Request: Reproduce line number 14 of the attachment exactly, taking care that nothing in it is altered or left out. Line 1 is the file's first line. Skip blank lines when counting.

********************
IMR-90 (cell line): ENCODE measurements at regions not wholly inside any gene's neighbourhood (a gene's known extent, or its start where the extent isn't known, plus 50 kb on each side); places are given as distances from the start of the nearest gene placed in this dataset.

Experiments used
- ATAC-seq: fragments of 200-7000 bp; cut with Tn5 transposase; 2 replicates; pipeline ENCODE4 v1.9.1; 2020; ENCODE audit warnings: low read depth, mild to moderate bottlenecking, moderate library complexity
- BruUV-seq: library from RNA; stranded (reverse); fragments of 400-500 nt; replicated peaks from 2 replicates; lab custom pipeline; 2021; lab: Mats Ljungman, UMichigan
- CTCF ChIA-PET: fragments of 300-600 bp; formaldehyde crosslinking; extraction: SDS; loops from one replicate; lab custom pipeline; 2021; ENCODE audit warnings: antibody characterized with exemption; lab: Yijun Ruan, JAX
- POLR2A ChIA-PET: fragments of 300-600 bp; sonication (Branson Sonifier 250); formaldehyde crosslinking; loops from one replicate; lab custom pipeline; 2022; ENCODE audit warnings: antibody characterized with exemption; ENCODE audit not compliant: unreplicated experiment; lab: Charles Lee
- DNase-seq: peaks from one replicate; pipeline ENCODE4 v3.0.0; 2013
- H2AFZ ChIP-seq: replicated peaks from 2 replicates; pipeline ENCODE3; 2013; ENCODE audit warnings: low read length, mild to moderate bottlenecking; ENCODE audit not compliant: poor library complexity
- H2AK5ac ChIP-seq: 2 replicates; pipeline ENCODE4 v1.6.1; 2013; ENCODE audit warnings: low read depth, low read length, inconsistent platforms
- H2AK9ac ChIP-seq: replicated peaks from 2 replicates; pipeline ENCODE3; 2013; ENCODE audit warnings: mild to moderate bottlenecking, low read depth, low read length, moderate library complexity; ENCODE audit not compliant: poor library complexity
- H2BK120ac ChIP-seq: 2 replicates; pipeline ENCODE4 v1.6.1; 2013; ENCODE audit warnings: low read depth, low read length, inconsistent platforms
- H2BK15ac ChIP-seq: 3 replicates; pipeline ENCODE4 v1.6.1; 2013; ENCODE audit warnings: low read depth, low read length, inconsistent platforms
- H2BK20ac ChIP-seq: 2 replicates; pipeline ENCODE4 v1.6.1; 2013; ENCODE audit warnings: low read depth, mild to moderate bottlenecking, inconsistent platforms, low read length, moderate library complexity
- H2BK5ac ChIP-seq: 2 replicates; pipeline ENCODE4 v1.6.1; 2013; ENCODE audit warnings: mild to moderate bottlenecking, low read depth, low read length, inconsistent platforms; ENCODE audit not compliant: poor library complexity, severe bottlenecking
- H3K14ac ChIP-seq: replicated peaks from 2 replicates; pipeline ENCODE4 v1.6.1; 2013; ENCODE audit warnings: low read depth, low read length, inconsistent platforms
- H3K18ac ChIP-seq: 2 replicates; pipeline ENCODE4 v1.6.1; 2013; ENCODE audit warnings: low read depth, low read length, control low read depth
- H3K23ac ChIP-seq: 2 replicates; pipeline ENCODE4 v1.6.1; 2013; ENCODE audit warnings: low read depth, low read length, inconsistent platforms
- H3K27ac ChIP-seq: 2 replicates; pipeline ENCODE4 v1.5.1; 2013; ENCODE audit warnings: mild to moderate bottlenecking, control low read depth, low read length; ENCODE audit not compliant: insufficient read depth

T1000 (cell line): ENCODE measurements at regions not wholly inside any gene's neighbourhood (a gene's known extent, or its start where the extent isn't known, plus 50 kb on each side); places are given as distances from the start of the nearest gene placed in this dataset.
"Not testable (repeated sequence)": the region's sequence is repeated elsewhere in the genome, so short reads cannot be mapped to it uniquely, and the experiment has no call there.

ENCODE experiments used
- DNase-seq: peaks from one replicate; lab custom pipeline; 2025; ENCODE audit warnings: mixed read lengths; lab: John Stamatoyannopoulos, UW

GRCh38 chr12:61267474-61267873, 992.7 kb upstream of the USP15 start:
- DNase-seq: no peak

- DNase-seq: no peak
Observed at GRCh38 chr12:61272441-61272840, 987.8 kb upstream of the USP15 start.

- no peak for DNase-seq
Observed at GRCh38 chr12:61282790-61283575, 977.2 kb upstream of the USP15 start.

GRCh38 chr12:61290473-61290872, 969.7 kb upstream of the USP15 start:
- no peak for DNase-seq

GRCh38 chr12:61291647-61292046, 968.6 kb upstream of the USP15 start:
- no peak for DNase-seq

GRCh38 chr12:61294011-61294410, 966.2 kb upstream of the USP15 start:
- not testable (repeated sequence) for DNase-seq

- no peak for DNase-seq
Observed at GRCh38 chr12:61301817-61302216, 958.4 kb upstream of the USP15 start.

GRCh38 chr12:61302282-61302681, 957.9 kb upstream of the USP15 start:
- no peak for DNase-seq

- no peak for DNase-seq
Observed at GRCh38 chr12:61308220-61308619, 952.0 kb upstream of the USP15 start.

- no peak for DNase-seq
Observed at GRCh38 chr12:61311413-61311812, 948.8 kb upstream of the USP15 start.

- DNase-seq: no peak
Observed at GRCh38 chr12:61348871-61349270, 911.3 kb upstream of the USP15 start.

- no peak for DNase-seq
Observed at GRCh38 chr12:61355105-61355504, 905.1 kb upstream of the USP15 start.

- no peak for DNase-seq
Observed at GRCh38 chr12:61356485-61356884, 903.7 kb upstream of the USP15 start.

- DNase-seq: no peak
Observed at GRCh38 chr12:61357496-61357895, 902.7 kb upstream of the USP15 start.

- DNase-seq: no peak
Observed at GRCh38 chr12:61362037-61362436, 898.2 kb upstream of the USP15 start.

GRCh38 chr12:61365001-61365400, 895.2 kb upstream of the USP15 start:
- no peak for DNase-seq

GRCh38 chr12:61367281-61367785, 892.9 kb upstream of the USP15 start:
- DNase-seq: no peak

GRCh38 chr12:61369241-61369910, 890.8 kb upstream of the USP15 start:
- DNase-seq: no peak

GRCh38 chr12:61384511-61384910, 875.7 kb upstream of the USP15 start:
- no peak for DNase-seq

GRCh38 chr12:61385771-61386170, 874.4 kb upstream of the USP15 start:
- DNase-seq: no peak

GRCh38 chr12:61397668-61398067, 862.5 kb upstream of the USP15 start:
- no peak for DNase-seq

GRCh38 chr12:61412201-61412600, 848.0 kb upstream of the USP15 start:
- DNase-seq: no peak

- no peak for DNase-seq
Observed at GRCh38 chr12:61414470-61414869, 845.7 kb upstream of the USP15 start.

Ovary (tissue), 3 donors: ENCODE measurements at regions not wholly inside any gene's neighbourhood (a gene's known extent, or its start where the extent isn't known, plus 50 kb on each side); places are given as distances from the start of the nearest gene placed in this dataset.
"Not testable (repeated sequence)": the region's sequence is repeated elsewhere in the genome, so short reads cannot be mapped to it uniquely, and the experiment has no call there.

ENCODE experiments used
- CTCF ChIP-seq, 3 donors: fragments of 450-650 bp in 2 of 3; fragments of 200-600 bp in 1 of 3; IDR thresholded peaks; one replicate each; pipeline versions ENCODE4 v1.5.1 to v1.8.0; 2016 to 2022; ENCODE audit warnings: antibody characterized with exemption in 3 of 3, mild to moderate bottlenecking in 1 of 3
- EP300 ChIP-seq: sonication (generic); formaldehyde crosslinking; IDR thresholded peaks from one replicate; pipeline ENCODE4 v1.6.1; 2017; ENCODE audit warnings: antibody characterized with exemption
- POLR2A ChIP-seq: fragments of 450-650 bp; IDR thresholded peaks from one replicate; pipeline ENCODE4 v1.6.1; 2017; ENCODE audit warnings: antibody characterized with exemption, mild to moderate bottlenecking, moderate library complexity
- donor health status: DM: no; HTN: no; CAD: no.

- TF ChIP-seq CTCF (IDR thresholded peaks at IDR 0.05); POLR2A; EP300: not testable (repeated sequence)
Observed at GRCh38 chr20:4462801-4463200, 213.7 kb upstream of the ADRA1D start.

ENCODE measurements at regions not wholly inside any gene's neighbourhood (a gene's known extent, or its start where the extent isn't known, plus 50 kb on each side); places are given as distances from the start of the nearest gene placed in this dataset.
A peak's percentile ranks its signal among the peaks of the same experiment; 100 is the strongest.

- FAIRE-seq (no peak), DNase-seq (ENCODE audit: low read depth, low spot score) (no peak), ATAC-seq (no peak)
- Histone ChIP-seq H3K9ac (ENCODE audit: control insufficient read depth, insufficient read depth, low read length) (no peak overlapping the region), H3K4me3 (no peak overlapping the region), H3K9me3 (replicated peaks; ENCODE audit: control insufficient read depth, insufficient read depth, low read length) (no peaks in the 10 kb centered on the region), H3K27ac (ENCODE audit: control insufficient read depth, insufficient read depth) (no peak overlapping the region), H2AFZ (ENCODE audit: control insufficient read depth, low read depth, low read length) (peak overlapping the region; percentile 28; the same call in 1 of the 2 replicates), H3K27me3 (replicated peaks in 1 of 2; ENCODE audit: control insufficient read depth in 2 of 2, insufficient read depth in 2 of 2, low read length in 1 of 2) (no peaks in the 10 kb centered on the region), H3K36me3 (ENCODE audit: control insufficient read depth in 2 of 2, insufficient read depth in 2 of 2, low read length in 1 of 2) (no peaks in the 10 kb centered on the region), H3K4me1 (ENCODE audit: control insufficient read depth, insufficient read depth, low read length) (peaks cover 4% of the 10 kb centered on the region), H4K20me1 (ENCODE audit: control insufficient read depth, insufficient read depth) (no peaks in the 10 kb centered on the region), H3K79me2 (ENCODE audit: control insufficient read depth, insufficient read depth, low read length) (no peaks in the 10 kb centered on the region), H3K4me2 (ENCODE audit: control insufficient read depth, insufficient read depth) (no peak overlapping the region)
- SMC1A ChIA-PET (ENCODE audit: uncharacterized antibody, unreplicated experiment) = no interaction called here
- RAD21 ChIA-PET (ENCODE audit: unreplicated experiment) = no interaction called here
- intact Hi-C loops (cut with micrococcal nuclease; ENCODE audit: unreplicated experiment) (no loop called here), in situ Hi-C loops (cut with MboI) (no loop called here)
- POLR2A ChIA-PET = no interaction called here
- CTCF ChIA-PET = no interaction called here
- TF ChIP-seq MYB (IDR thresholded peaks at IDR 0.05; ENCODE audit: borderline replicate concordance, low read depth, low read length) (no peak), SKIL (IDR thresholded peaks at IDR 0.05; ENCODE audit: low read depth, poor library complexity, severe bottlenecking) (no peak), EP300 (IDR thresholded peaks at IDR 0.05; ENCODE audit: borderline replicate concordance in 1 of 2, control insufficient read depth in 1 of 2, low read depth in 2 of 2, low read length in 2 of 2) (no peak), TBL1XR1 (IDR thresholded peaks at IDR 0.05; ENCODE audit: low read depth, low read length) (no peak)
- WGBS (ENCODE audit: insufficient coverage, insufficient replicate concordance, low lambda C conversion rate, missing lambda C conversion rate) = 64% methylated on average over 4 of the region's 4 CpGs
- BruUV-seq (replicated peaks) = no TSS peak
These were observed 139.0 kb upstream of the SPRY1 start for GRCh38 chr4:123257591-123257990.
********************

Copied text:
- H2BK5ac ChIP-seq: 2 replicates; pipeline ENCODE4 v1.6.1; 2013; ENCODE audit warnings: mild to moderate bottlenecking, low read depth, low read length, inconsistent platforms; ENCODE audit not compliant: poor library complexity, severe bottlenecking